“You already have three computers, only one of which you actually use.”
Your wife wants to buy a new computer. She already has a lot of them, so you don't think she should buy another one. You tell her why you disapprove.
You already have three computers, only one of which you actually use.
Use "already" to talk about something that happened more quickly than was expected:
He just bought it two weeks ago and it's already broken!
"Already" can go in a few different spots in a sentence. It can go before an adjective:
Don't tell me you're already tired.
Or it can go at the end:
I'm tired already.
It sounds a bit strange to put it before "are" or "am", although "already" can go before most verbs:
I already spent all of it.
You already took one, didn't you?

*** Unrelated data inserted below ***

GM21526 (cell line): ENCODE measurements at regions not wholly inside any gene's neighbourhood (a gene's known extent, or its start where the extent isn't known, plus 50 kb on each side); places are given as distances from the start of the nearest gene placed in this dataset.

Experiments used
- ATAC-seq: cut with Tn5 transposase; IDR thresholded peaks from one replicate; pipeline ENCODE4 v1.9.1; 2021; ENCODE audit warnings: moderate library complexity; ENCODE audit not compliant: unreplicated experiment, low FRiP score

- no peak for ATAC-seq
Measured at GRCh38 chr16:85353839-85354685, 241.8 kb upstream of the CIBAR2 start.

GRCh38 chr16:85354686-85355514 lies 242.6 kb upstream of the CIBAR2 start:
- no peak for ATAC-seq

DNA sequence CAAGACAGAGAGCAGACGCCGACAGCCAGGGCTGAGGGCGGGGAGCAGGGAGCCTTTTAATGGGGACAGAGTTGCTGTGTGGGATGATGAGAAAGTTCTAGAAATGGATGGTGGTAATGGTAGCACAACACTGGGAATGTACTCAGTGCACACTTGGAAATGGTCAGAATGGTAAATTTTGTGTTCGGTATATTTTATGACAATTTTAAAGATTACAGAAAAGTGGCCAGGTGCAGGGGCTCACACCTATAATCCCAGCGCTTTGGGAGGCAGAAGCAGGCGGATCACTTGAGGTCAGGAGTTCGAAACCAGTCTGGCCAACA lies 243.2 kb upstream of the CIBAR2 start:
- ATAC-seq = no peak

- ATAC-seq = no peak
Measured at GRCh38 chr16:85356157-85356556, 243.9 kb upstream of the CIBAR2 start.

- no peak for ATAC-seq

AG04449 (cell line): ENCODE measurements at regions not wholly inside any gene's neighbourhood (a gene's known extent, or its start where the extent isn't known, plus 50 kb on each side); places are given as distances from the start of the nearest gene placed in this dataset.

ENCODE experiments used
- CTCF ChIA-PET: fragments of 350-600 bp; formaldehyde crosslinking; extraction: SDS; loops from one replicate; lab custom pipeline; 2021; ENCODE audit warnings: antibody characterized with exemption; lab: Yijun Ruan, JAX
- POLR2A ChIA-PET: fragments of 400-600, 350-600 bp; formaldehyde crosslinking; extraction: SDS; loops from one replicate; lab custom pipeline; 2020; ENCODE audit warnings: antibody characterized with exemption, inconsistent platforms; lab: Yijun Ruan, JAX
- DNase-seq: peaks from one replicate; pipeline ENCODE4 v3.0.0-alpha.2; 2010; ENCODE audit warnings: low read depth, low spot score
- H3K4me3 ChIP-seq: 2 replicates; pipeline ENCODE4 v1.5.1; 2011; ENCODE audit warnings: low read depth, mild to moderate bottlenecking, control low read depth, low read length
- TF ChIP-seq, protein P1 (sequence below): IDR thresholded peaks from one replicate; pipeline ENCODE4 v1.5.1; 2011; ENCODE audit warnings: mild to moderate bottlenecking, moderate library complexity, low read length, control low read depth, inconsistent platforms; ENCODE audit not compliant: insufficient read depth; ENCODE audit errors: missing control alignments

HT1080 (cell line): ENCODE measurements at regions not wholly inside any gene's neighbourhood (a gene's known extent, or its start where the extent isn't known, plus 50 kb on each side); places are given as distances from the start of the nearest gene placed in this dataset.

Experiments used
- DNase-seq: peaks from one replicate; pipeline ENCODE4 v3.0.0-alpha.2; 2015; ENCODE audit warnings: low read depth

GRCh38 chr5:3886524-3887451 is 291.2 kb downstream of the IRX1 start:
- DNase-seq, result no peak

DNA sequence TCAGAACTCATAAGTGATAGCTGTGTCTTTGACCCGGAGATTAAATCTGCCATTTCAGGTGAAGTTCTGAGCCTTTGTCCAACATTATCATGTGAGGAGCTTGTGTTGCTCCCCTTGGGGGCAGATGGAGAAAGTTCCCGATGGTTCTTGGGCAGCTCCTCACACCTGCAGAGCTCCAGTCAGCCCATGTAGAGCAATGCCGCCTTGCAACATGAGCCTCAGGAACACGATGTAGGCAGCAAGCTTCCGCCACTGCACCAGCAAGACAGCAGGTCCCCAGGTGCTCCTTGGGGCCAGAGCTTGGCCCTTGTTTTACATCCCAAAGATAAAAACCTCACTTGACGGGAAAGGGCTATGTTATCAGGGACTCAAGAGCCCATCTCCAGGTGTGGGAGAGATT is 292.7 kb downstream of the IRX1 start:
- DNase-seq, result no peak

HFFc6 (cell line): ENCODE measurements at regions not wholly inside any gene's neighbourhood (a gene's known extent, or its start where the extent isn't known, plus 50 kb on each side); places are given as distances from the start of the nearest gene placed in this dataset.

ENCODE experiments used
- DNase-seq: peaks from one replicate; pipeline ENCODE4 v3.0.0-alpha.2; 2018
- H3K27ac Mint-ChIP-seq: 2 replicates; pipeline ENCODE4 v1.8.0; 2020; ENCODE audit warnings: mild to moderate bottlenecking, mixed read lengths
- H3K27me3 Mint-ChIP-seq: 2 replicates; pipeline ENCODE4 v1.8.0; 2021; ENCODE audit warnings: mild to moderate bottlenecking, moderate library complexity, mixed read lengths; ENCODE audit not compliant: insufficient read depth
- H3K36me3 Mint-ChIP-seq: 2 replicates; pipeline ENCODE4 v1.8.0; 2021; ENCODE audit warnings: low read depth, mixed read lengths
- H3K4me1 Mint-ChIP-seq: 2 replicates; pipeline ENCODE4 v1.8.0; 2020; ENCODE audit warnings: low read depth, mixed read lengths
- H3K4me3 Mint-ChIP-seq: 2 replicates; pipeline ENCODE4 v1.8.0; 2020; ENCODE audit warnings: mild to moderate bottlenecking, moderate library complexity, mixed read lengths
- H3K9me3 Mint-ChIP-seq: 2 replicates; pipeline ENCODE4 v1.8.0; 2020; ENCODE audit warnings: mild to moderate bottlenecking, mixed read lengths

Use "of which" or "of whom" to combine two sentences like this:
I play golf with three guys. Two of them are doctors.
I play golf with three guys, two of whom are doctors.
The first sentence talks about a number of people or things in a group. The second describes members in that group.
We came across several snakes on our hike, one of which was poisonous.
There were hundreds of questions to answer, none of which made any sense.
He introduced me to a bunch of his friends, all of whom were really successful lawyers and business executives.
You can use the word "actually" to talk about something that's really happening, not just a promise, a lie, a trick, a dream, etc.
I can't believe that you're actually here!
I finally feel like I can actually understand what they're saying.
There's another way to use "actually", which is let people know about something surprising.